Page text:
3. With modestly compensated coaching combined with modest levels of recruiting response, we field a football team that will be permanently “stuck” at seasons averaging eight to nine wins and three to four losses. Some years we might have the intersection of talent and momentum to bubble up to the 1 or 2 loss level, but those will be occasional events. Competing with 4 and 5 star programs with 2 and 3 star recruits with the results that we get is frankly a miracle. The problem is that winning those recruiting battles for the 4 and 5 star talent is not about Jumping to “Sandman”, Firing the Skipper for scores, or even getting relatively tiny Lane Stadium full enough to create a few procedure penalties. That level of player is looking to go to a program that is going to get him a high level of NFL attention. Tech just hasn’t developed a broad enough appeal to the critical positions (Linemen, Running Backs, and Quarterbacks) to build a complete enough team to push past the 70-80% win ratio.

Those three realites set up some of the basis for the final Five Things article of the football season. The realities listed are now being amplified buy the extension of the transition for the defense. We are going with the supposition that Fuente’s former DC Barry Odom will be at the helm of the #LPD before too long (if not already announced today or this weekend). Odom might be the one DC out there who would fully embrace the Lunch Pail (though he might go for a new model) concept. It certainly wouldn’t hurt the transition if he did. So that’s the spirit of the Five Things. What does Fuente have to do to complete the transition and solidify this team to be a solid contender for the Coastal every year, compete for the ACC Championship, and not worry about things that may never happen (consistent top 10 status and Fakeoff contention)?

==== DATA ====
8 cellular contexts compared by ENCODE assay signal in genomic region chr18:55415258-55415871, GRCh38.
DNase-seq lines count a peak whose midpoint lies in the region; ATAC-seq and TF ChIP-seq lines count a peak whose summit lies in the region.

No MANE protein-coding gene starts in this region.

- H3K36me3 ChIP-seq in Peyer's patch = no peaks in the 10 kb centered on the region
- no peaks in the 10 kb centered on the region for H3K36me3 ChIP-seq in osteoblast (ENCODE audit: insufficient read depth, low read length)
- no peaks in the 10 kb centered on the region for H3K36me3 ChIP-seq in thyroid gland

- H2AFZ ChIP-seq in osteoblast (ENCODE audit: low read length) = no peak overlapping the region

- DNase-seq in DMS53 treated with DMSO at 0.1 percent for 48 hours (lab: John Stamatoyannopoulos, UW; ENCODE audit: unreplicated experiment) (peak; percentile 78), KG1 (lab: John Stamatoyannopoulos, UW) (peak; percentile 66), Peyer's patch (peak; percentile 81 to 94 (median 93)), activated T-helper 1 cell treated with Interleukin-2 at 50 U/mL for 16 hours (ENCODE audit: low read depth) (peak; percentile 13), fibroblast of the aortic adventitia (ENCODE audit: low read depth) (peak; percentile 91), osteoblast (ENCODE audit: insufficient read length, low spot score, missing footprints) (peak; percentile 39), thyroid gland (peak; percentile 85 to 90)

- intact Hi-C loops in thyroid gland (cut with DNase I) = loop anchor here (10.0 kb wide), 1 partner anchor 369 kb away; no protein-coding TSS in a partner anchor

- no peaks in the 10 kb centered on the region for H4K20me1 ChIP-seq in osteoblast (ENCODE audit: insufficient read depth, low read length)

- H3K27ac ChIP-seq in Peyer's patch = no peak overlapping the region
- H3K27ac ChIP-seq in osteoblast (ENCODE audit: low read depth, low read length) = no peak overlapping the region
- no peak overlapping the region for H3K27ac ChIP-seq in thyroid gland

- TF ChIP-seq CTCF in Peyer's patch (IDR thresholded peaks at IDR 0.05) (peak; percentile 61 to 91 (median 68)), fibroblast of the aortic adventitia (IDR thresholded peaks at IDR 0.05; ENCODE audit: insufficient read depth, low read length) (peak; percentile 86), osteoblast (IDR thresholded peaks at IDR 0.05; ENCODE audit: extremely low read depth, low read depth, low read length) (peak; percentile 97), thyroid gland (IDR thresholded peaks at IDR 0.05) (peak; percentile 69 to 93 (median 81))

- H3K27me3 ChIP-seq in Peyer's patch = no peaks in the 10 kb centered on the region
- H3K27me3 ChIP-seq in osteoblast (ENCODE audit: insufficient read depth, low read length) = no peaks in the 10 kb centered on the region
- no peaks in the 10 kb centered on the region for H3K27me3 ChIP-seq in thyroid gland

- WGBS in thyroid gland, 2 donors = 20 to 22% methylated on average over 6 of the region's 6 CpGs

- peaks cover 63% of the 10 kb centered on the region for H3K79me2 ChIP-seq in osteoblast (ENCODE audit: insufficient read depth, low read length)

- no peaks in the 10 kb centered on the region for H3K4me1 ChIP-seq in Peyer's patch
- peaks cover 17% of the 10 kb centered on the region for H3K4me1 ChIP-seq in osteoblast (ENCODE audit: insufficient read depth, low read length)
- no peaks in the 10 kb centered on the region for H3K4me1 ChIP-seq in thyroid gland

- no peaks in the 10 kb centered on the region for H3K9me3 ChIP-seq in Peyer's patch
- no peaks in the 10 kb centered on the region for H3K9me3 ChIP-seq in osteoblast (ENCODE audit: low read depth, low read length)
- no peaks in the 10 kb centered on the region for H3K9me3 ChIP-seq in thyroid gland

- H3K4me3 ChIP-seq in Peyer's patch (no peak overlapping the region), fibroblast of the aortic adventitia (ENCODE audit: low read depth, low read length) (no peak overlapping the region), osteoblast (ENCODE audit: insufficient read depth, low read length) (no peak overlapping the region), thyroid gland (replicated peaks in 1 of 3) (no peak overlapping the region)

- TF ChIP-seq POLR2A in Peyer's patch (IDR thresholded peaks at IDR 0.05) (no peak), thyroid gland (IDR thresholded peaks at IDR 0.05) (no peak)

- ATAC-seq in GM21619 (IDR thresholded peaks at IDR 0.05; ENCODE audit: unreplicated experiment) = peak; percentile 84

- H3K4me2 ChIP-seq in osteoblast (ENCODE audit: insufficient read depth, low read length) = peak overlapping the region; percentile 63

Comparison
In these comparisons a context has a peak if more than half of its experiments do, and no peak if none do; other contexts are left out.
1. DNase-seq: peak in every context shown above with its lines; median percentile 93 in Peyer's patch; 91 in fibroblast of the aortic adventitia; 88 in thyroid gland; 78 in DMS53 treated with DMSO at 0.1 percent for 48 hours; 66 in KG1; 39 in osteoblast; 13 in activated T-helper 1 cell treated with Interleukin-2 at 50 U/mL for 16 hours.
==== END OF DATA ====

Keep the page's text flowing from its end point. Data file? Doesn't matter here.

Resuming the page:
Defensive Reset Minimizing the Disruption

The first major issue that Tech will have to tackle is the obvious transition in defensive coaching. Some of the things involved in the change have more to do with program sustainment than field coaching. The DC is the big hammer for recruiting. Bud Foster has not been known as a volume recruiter, let’s just put it at that. His last four seasons have been better than his prior 10, but Bud was never a road, camp, living room glad hand sort of guy. The new DC is probably going to have his own recruiting tree, familiar territories, and program contacts. Those will have to be integrated with the existing Tech openings. That sort of buttering, smoothing, and blending make sketch art look simple by comparison. Firming up commitments for the rapidly approaching Early Signing Day (Dec 13th) seems to be a bit out of the focus, but relevant a DC that doesn’t meet the expectations of the recruit might get a reject and wait for National Signing Day, later in the Spring. There are arguments to be made, pro and con, about the Tech Athletic Department foot dragging on this decision. Either way, it is going to have an effect on any defensive players who have committed who might go through a change of heart with the news. In this situation pulling the band-aid off fast will probably be better. The quick decision will give the program time between ESD and NSD to reassure committed players and maybe pick up a few who are thinking of moving on from stale commitments of their own.